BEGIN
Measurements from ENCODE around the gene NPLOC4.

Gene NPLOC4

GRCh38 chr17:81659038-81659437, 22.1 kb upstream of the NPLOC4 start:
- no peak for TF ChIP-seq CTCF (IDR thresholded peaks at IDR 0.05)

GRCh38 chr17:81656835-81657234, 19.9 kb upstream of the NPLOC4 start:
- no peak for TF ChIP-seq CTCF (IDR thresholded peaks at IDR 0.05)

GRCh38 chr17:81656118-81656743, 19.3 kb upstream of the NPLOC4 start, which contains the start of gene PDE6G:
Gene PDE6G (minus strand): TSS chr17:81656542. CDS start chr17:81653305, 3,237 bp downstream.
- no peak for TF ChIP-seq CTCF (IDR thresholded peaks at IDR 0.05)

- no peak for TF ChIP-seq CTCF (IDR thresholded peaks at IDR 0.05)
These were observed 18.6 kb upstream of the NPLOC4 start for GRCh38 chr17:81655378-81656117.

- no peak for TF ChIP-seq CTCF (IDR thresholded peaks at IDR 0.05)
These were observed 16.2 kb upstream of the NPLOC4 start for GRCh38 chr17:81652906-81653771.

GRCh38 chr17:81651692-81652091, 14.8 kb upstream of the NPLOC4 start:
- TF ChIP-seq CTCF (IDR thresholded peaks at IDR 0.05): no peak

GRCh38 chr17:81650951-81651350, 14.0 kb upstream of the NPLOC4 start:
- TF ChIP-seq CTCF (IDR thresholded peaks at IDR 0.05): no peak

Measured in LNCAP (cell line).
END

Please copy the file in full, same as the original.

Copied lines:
Measurements from ENCODE around the gene NPLOC4.

Gene NPLOC4

GRCh38 chr17:81659038-81659437, 22.1 kb upstream of the NPLOC4 start:
- no peak for TF ChIP-seq CTCF (IDR thresholded peaks at IDR 0.05)

GRCh38 chr17:81656835-81657234, 19.9 kb upstream of the NPLOC4 start:
- no peak for TF ChIP-seq CTCF (IDR thresholded peaks at IDR 0.05)

GRCh38 chr17:81656118-81656743, 19.3 kb upstream of the NPLOC4 start, which contains the start of gene PDE6G:
Gene PDE6G (minus strand): TSS chr17:81656542. CDS start chr17:81653305, 3,237 bp downstream.
- no peak for TF ChIP-seq CTCF (IDR thresholded peaks at IDR 0.05)

- no peak for TF ChIP-seq CTCF (IDR thresholded peaks at IDR 0.05)
These were observed 18.6 kb upstream of the NPLOC4 start for GRCh38 chr17:81655378-81656117.

- no peak for TF ChIP-seq CTCF (IDR thresholded peaks at IDR 0.05)
These were observed 16.2 kb upstream of the NPLOC4 start for GRCh38 chr17:81652906-81653771.

GRCh38 chr17:81651692-81652091, 14.8 kb upstream of the NPLOC4 start:
- TF ChIP-seq CTCF (IDR thresholded peaks at IDR 0.05): no peak

GRCh38 chr17:81650951-81651350, 14.0 kb upstream of the NPLOC4 start:
- TF ChIP-seq CTCF (IDR thresholded peaks at IDR 0.05): no peak

Measured in LNCAP (cell line).